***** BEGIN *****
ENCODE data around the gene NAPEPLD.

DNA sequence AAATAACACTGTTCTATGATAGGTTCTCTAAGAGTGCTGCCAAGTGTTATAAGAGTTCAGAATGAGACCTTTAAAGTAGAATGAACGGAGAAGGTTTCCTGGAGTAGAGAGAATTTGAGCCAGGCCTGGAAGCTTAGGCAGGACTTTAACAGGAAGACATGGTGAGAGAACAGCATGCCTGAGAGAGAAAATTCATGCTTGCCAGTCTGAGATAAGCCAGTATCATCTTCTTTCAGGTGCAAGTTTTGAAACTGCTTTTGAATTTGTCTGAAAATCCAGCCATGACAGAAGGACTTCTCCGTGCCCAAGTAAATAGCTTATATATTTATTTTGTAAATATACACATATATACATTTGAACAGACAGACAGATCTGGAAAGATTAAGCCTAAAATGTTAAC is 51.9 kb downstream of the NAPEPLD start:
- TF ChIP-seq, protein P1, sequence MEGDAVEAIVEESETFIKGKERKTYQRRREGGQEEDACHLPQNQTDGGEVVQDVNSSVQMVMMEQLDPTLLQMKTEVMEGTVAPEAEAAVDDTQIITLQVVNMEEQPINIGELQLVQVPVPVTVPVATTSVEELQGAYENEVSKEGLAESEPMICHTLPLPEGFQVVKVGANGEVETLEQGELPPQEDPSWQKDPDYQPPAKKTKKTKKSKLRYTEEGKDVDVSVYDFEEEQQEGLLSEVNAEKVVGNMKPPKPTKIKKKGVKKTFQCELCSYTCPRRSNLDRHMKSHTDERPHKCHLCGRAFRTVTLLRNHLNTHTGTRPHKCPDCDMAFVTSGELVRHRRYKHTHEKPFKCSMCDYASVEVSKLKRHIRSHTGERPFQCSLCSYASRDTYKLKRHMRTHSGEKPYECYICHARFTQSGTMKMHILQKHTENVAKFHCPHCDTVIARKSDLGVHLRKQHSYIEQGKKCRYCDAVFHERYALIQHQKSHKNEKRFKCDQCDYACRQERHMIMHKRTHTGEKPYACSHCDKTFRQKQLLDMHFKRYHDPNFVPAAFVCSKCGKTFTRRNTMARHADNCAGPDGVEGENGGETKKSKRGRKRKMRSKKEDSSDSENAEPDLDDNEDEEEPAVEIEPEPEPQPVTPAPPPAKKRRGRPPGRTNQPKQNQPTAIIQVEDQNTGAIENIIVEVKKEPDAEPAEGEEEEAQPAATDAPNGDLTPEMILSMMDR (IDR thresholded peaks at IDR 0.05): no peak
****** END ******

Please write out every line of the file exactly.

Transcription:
ENCODE data around the gene NAPEPLD.

DNA sequence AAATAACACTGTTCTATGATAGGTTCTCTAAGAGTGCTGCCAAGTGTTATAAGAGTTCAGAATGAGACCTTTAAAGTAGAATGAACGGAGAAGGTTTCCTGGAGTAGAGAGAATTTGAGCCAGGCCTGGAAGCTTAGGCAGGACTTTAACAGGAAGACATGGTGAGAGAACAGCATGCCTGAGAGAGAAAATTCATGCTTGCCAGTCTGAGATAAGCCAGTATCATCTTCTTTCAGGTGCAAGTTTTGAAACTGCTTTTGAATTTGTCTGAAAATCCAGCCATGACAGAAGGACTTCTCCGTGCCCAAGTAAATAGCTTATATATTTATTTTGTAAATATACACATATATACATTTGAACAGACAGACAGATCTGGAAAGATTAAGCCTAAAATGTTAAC is 51.9 kb downstream of the NAPEPLD start:
- TF ChIP-seq, protein P1, sequence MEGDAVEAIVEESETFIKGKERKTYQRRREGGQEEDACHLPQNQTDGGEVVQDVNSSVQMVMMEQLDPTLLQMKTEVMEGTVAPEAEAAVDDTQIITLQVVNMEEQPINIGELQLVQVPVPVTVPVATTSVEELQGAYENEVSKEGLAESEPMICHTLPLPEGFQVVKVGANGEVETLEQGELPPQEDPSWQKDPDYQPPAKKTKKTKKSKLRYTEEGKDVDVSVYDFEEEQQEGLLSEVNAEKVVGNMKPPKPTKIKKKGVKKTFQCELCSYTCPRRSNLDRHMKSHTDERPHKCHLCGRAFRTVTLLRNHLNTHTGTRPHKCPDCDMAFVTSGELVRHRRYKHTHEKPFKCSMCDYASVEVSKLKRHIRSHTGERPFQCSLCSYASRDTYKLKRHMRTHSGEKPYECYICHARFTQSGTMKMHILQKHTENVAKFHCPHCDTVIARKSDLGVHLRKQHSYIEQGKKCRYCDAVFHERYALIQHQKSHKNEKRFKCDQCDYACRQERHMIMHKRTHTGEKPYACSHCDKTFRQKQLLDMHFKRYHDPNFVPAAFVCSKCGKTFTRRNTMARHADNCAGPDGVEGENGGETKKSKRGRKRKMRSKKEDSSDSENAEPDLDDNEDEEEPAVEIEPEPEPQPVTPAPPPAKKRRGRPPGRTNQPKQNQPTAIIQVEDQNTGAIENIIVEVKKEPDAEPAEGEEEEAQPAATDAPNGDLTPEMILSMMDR (IDR thresholded peaks at IDR 0.05): no peak